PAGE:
How would you describe this gadget in English?

In Hebrew, I would say "בית מנורה עם מתג", that is, "a lantern house with a switch"- perhaps English has a better way to put it.

enter image description here

  • 1
    It is a switched light (bulb) socket/holder/fitting. May 9 at 19:19
  • 1
    A better translation of "house" is "housing". May 9 at 21:26
  • 1
    Looks like some kind of “night light” to me. May 10 at 1:45
  • 1
    Why would there be a common term? The base is generic, you can plug any standard lightbulb into it.
    – Barmar
    May 10 at 22:15
  • 2
    I’m voting to close this question because it's a very specific question and is more technical than about the English language. Plus, it's unlikely to be of use to future visitors. Jun 10 at 21:04

2 Answers 2


The object in the photo is a kind of fluorescent light. It is a a narrow tube (diameter ~1/2 cm) twisted helically to fit in the same space as a incandescent bulb that fits in a lamp socket. Traditional fluorescent lights are much longer and thicker and usually linear or one circle of 8" diameter.

These 'twisted' small fluorescent bulbs are referred to as

'compact fluorescent bulb'

presumably because they are so much more compact than traditional fluorescent bulbs (🎩 @Barmar).

As to the thing the bulb is screwed into (a bulb socket that plugs into an electrical socket), there is no one obvious single technical term for it. It is called by many names, which describe all the pieces. 'plug in light socket', 'light socket adapter', 'outlet to socket adapter', etc and 'with switch'.

'Plug' is the word used for electrical prongs to be inserted into the wall for electricity. 'Socket' is the holes in the wall that you plug the prongs into or the receptacle that you screw the light bulb into.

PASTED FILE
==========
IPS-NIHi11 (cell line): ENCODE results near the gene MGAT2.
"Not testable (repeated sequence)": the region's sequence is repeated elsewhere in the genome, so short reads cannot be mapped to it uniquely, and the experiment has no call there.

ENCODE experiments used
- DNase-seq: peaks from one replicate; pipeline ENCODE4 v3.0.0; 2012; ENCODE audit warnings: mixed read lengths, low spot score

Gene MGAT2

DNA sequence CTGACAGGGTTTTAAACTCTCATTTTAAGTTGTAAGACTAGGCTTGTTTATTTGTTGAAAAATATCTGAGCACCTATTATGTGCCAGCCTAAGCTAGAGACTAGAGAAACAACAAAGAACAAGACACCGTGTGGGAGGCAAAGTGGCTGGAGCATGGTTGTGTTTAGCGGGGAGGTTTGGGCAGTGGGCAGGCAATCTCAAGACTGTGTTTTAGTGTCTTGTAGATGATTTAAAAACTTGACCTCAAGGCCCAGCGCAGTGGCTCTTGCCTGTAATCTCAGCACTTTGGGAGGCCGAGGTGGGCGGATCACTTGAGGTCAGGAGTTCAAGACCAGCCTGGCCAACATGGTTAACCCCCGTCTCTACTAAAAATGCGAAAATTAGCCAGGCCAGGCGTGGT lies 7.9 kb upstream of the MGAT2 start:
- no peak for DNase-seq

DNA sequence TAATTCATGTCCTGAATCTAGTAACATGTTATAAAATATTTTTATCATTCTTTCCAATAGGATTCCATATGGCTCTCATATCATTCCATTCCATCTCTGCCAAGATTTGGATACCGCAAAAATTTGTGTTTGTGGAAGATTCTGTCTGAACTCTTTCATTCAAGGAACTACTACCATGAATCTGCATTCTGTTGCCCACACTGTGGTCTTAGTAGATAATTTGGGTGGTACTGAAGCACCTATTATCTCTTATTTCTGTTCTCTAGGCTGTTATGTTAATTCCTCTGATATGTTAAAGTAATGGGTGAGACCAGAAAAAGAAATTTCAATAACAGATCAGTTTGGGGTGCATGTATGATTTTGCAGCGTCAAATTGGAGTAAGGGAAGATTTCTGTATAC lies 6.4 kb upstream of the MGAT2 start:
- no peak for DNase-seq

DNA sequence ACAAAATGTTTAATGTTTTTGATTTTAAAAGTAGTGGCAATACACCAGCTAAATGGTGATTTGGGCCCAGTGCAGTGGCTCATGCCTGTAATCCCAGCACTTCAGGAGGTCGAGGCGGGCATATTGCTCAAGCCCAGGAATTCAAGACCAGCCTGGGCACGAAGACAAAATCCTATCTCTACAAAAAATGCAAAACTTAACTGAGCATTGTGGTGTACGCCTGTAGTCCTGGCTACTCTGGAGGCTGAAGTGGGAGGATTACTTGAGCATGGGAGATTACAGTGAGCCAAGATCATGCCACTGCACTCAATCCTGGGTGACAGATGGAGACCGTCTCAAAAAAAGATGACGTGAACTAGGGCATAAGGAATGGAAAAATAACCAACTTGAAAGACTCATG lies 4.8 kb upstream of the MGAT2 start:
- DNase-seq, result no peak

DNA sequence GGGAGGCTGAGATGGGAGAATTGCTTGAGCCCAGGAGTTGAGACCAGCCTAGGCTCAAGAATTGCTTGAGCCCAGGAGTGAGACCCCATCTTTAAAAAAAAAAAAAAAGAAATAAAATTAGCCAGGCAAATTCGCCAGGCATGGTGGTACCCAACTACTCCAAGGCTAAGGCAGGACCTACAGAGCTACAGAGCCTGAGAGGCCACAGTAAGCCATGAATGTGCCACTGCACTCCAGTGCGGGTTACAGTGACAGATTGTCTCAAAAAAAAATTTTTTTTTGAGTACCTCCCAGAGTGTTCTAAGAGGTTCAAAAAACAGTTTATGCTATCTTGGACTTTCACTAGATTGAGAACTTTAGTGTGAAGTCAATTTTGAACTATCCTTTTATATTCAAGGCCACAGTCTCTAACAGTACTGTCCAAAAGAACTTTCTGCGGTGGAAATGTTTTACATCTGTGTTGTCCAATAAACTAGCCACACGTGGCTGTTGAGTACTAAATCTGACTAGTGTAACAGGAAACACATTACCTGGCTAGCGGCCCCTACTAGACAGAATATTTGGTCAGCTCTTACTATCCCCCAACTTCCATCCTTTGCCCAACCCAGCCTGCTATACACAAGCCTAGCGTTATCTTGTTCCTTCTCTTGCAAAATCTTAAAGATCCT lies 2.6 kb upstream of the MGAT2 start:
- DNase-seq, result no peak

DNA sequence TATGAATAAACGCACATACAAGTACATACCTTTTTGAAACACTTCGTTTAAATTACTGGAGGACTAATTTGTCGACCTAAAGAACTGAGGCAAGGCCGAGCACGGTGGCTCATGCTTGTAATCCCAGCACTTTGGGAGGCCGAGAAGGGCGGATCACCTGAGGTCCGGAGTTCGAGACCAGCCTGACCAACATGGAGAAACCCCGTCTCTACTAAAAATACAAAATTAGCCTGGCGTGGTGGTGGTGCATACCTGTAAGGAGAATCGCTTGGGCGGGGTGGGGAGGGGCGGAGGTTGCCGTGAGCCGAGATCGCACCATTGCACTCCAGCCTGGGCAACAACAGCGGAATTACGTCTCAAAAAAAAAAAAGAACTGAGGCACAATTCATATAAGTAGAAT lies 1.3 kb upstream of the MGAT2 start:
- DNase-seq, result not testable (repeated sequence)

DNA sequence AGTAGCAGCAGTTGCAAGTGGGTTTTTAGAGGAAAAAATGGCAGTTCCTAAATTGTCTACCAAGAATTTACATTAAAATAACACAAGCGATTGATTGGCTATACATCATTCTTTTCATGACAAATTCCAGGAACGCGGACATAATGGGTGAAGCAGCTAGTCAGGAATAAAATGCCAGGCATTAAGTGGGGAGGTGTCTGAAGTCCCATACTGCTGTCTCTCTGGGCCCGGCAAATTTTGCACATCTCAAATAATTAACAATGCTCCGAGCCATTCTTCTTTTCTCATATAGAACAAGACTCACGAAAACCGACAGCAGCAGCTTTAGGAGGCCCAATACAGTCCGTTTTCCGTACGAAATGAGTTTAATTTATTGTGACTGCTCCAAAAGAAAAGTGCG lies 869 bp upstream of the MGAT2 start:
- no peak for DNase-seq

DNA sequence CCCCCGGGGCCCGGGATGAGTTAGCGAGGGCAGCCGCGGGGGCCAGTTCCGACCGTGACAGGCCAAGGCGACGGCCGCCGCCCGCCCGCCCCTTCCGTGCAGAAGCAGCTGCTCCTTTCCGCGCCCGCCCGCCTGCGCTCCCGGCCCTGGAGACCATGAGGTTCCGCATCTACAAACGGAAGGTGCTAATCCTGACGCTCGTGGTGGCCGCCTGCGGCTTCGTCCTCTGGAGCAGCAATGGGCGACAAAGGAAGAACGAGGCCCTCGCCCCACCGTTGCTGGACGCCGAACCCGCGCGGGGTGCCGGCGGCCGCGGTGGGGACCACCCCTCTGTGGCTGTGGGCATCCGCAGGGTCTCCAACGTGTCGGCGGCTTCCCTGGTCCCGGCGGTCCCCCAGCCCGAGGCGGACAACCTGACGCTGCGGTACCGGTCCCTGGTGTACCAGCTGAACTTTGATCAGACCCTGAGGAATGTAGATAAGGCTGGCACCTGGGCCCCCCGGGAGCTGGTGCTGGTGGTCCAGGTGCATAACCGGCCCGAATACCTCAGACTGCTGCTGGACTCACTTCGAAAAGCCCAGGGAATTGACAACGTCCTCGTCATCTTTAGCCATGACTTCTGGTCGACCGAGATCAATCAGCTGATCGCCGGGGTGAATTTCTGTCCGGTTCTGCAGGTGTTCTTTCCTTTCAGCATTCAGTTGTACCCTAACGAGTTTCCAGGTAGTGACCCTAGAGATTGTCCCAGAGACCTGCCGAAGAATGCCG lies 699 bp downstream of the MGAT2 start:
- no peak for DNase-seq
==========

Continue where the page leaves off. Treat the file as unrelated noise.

Notably, however, the bulbs are colloquially referred to as

'pig tail'

bulbs because their twisted appearance resembles the tight curl of a pigs tail.

A pigtail bulb

a pigtail bulb

A pigs tail

a pig's tail

  • 1
    I meant to ask not only about the bult but also about the "house that includes a switch" to which it is socketed.
    – somo
    May 9 at 20:05
  • @Barmar Yes, thank you. I only gave the colloquial version, as noted.
    – Mitch
    May 11 at 14:02
  • 1
    A socket is the thing in the wall from which you can get electricity. A plug is the thing (usually, but not always, on the end of a cable) which you put into the socket. Your description is exactly wrong. May 11 at 14:29
  • @MartinBonnersupportsMonica Those are electric sockets (also called "outlets") and plugs. But there are also lamp sockets, the things you put bulbs into.
    – Barmar
    May 11 at 15:00
  • 1
    @MartinBonnersupportsMonica fixed
    – Mitch
    May 11 at 16:11

It looks like a right-angle adapter with switch that takes a European-style receptacle to an E27 230VAC lamp socket.

Personally, I've never seen one of these made to North American standard (flat blades to an E26 Edison base).

I can find the Euro style ones on Chinese websites though. They call it a "plug adapter" with some added SEO terms sprinkled in there. Also a few that appear to be made to Japanese or Taiwan standards (which are compatible with North American, but not identical).

The bulb is typically called a "CCFL" or, more redundantly, a "CCFL lamp" (Cold Cathode Fluorescent Lamp (lamp)).

  • I have always heard of them (British English) as CFL - Compact Fluorescent Lamp. May 11 at 14:30
  • @MartinBonnersupportsMonica They are both valid (and familiar) terms. CFL is an older technology. I don't doubt that CCFLs may be referred to as CFLs, there is little difference from the consumer point of view. May 11 at 14:33

Not the answer you're looking for? Browse other questions tagged or ask your own question.